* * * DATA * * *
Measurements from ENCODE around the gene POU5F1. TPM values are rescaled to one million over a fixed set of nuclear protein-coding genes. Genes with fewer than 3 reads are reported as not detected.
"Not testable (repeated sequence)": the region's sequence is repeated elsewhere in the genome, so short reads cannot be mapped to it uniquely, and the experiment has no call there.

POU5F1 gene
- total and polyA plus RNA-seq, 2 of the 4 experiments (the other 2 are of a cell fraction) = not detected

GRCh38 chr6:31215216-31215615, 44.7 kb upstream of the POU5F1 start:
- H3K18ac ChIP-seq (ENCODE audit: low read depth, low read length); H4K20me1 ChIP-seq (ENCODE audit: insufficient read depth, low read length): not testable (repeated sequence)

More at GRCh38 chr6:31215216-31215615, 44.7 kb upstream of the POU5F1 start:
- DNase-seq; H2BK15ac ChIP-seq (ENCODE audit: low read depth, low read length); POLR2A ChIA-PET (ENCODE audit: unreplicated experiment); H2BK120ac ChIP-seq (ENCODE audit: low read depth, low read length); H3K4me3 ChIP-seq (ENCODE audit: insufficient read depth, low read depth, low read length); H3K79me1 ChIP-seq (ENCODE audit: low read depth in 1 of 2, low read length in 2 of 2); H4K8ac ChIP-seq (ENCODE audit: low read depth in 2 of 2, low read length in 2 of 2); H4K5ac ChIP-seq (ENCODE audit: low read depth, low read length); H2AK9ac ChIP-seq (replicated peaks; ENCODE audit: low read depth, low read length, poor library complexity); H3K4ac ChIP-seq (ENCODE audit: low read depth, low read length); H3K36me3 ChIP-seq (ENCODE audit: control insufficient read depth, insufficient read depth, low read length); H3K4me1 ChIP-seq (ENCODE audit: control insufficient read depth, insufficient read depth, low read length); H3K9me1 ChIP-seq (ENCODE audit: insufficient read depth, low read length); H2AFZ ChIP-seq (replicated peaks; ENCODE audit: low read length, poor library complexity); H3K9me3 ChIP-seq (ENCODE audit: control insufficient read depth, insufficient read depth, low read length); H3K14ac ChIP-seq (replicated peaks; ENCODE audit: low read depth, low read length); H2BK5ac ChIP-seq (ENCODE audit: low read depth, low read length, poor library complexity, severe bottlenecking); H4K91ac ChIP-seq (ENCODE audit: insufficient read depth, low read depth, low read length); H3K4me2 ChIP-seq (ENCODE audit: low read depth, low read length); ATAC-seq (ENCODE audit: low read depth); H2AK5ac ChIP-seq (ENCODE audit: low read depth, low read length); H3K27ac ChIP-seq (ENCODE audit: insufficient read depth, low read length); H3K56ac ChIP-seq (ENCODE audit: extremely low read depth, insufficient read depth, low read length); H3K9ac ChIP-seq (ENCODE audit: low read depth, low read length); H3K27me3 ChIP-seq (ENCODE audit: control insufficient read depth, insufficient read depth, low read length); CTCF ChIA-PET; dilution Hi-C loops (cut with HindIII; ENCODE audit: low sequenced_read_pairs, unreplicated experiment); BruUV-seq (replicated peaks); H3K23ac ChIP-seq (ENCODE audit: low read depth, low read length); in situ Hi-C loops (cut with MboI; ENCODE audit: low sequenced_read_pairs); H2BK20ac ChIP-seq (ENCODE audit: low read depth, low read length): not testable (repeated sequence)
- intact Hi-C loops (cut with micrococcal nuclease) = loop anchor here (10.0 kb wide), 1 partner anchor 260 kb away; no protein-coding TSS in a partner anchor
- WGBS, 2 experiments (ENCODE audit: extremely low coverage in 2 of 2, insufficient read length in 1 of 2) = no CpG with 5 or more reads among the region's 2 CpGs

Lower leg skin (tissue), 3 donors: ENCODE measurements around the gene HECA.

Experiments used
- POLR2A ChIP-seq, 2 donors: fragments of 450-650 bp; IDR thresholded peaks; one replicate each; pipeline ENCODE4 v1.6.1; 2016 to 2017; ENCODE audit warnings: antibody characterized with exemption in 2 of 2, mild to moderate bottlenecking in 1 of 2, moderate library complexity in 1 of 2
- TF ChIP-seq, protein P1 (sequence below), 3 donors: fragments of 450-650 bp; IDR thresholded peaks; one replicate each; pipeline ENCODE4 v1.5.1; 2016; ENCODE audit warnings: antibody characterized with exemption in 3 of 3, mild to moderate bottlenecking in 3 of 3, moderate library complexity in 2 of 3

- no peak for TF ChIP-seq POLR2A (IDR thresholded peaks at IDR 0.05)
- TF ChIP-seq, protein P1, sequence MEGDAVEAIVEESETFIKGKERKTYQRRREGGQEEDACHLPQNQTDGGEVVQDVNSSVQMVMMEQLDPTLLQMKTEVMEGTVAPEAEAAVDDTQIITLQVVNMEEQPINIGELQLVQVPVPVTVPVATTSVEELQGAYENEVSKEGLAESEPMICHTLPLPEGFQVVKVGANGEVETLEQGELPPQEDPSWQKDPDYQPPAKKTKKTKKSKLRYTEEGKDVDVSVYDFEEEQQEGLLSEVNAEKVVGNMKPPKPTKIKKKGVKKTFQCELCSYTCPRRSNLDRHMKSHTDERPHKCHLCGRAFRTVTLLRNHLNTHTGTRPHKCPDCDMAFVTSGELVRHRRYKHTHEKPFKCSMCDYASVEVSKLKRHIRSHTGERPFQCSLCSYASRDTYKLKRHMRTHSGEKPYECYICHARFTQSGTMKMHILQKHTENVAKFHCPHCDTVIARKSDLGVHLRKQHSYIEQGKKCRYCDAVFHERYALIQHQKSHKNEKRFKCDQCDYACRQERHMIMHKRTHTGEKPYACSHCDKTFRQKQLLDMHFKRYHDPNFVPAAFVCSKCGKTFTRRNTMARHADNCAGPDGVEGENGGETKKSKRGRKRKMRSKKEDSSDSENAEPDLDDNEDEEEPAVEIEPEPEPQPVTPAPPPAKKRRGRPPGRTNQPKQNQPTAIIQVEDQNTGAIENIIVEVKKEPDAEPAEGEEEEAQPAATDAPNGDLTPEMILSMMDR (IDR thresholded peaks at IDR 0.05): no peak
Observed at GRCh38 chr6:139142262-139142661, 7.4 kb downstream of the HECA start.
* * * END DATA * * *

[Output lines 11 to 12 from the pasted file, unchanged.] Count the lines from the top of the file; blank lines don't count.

Lower leg skin (tissue), 3 donors: ENCODE measurements around the gene HECA.

Experiments used